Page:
Effective cyber security is increasingly important as modern technology and interconnected devices become a fundamental part of everyday life. It’s vital to protect the devices and services we access online and at work from harm.
Our Cyber Security and Information specialism is responsible for ensuring the civil nuclear sector protects the sensitive nuclear information it holds.
This sensitive nuclear information includes details about activities on nuclear sites which needs to be protected in the interests of national security - information that is of interest to those who may seek to harm the UK’s national interests. It can also be information that may be of use for the proliferation of weapons and needs to be tightly controlled.
Our specialist inspectors are responsible for ensuring the civil nuclear sector protects industrial processes from cyber-attack. The industrial sectors, including nuclear, have become more interconnected. This connectivity brings benefits, but it also presents additional risks to the safe operation of nuclear sites from those with malicious intent.
The specialism is a diverse mix of highly experienced cyber security professionals, apprentices and graduates, with backgrounds in a range of disciplines.This breadth and depth of experience in the specialism, along with our strategic partnerships across government, intelligence agencies, industry and academia enables us to ensure that the civil nuclear sector adequately protects sensitive nuclear information and industrial systems against cyber-attack.
Inspectors in our Fault Analysis specialism assess the fault analysis work undertaken by dutyholders.
The dutyholders’ fault analysis identifies all the potential events that can affect the safety of their facility, determines their potential consequences, and identifies suitable and sufficient means to prevent, protect or mitigate against them.
Our fault analysis specialism includes the following sub-specialisms:
Inspectors in our Human and Organisational Capability (HOC) specialism analyse the important role played by people and processes at nuclear sites.
Nuclear sites are often analysed through the lens of the ‘three Ps’ - People, Processes and Plant. Our HOC inspectors focus on the way people working at nuclear sites interact with each other and the processes they follow.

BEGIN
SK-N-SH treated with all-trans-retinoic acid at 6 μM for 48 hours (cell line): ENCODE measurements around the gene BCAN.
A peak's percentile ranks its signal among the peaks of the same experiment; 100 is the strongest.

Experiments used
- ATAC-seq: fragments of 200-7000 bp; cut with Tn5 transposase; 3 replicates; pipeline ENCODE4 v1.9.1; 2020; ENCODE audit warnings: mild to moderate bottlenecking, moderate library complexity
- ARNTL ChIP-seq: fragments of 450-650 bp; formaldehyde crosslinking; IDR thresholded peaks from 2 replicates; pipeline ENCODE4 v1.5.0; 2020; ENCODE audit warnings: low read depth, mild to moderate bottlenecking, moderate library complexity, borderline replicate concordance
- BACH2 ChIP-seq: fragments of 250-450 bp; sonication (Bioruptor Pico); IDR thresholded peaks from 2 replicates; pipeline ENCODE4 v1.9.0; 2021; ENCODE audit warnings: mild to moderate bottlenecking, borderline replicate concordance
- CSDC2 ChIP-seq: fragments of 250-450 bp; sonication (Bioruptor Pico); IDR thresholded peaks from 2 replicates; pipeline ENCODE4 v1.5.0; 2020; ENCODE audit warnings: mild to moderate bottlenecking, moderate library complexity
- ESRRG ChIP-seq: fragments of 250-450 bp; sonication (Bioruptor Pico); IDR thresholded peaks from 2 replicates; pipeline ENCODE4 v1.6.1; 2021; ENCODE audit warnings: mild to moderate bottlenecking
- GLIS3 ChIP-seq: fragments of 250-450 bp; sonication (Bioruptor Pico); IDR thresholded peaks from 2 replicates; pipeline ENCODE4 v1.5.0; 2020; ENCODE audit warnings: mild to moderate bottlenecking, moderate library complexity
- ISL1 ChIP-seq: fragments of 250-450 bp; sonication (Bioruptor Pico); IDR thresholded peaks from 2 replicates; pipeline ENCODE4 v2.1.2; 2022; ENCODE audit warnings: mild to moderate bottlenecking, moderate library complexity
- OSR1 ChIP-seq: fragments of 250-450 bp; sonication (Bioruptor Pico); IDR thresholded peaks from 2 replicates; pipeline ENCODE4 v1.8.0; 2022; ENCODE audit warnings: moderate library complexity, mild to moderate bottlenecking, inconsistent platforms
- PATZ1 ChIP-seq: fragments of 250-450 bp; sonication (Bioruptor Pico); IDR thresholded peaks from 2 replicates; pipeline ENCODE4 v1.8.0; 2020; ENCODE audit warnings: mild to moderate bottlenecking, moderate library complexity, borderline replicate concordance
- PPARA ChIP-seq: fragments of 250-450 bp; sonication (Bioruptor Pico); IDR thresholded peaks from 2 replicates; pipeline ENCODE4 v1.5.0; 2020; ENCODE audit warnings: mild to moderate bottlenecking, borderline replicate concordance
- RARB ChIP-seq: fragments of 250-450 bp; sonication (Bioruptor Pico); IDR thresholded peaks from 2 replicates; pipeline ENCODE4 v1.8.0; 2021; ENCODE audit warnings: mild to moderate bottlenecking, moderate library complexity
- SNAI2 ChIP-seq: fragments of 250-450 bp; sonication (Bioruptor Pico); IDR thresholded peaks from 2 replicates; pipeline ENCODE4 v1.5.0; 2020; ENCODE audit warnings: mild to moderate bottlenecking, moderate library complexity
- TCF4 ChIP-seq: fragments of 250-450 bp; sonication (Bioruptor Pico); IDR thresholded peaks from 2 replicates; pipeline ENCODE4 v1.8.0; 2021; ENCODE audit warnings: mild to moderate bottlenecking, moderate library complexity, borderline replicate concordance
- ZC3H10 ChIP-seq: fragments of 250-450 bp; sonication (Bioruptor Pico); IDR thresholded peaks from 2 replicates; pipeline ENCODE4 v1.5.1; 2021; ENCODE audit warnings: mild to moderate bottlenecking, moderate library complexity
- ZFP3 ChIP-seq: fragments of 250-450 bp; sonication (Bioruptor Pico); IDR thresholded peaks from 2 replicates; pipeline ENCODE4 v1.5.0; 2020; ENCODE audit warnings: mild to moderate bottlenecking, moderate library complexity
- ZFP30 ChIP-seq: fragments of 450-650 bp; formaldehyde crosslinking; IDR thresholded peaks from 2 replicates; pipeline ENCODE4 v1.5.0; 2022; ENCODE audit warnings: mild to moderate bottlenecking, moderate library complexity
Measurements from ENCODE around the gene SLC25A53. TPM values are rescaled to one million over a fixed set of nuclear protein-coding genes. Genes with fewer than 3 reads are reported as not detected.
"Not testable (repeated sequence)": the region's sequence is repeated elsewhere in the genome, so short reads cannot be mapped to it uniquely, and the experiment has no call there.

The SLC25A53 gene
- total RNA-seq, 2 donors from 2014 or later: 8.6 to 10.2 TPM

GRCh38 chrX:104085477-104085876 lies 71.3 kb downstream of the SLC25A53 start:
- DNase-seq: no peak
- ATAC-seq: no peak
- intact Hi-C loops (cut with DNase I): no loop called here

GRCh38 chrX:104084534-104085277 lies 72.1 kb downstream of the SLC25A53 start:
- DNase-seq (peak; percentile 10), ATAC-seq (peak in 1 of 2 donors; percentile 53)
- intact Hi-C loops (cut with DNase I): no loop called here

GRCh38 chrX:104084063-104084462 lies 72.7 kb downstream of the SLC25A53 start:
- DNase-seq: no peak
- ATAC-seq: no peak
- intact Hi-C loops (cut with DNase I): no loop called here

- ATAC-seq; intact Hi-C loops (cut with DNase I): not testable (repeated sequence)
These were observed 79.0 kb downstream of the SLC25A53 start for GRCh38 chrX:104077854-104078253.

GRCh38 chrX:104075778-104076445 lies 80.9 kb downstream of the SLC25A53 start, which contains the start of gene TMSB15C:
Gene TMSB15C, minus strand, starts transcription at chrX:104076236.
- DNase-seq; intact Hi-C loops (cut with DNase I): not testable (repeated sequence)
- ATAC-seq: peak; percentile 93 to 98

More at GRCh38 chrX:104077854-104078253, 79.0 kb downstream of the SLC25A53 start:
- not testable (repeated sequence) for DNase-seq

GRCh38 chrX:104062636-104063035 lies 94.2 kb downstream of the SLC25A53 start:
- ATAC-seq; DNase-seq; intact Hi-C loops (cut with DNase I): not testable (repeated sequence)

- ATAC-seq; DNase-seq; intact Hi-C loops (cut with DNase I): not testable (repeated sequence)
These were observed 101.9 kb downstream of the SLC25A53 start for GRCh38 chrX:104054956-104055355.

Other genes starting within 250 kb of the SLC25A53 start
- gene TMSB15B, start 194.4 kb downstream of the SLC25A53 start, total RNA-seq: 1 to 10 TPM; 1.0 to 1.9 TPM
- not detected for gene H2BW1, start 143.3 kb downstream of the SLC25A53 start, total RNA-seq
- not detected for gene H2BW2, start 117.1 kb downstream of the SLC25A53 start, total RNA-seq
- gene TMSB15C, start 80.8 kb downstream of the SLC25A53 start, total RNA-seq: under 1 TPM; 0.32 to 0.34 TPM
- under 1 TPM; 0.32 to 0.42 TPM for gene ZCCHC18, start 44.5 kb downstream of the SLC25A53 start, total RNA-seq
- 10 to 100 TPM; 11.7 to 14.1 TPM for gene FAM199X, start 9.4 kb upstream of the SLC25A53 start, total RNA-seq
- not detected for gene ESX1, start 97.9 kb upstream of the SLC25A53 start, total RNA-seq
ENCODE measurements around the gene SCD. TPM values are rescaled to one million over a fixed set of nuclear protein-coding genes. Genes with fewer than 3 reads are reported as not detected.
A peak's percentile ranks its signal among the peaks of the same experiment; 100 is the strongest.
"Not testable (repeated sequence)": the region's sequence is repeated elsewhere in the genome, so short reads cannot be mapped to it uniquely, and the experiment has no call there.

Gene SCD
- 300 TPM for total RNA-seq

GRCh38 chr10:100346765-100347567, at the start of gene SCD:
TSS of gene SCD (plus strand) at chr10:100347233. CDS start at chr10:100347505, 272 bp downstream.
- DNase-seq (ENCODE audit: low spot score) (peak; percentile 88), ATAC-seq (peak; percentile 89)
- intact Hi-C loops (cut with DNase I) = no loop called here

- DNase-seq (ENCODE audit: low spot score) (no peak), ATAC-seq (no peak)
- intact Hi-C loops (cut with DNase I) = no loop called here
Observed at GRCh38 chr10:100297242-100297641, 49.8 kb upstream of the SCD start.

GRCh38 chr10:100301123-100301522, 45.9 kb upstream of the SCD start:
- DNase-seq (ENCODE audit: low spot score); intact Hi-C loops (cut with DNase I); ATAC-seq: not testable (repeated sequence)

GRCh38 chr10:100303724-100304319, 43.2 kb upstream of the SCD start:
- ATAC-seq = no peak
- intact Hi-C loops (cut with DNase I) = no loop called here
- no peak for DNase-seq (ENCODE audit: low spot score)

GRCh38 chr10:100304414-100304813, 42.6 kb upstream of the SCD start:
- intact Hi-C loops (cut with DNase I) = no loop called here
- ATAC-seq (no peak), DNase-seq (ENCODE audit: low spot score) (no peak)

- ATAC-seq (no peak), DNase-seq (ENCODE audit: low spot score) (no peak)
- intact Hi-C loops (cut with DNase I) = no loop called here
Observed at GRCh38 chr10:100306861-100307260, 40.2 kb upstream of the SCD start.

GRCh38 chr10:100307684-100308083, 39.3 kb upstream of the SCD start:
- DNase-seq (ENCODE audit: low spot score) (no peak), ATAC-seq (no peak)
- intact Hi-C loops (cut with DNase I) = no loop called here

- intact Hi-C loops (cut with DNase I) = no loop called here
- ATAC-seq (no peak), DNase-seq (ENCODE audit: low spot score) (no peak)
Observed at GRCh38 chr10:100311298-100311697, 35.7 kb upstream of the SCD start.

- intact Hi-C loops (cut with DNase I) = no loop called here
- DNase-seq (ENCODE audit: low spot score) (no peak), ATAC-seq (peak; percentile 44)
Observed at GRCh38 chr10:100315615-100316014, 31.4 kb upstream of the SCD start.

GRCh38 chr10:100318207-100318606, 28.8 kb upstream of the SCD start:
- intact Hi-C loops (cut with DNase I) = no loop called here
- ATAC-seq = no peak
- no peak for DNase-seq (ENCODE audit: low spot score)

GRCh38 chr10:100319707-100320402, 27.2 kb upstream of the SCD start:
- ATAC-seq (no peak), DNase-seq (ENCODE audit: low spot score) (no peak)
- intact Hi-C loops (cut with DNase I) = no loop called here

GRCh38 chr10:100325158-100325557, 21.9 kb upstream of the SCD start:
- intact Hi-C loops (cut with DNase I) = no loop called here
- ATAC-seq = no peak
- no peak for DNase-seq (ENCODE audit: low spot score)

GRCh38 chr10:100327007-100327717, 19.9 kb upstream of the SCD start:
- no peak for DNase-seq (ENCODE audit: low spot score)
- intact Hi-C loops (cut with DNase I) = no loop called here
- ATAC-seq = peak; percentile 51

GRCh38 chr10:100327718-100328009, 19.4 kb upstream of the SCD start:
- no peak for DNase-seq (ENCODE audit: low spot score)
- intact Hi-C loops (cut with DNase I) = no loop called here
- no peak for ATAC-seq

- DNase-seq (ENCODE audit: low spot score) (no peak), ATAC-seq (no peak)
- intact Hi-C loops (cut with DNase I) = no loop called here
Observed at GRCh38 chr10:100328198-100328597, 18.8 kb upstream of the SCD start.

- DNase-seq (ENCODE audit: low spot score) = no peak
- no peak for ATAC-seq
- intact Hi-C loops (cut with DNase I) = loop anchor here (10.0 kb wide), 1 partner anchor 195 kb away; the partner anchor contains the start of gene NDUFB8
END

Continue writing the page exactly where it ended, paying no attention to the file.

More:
This involves looking at how people working at nuclear sites respond to technical and managerial systems, culture and the work environment. The specialism does this for all UK nuclear sites for the complete life cycle of the plant.
Our HOC specialist inspectors are divided into the following five sub-specialisms:
Our Mechanical Engineering specialists assess and inspect the safety of mechanical equipment, seeking proportionate improvements where safety shortfalls are identified.
Our remit includes:
Our specialists have a wide range of nuclear and non-nuclear experience, both within the UK and internationally. The systems we assess are often complex and encompass elements that are outside of mechanical engineering. In these cases we work collaboratively with other ONR specialist disciplines. This collaborative approach enables us to promote safe application of a range of technologies.
We also collaborate with external stakeholders to improve safety across the industry. This is achieved by:
Inspectors in our Nuclear Internal Hazards and Site Safety specialism ensure safety systems, structures and components at nuclear sites across the UK are safe and that risks are being appropriately managed.
Ensuring that systems, structures and components are safe is vital to protect workers and the public against radiation releases and other hazards to health, safety and welfare.
The specialism consists of three disciplines regulating nuclear internal hazards, life fire safety and nuclear site health and safety (including major accident hazards) on all ONR regulated nuclear sites.
Nuclear internal hazards are classed as hazards that present a significant threat to safety at a nuclear site. These hazards come from within the nuclear site’s structures, systems and components which are controlled by the licensee. They include fire safety, explosion, internal flooding, steam release, rotating machinery and toxic or corrosive gas releases amongst others.
Regular inspections are undertaken by the specialism to ensure the licensee has adequate (i.e. meets the required standard) arrangements in place to protect engineering systems and equipment from damage. These measures safeguard the public and workers against the possibility of a release of radiation.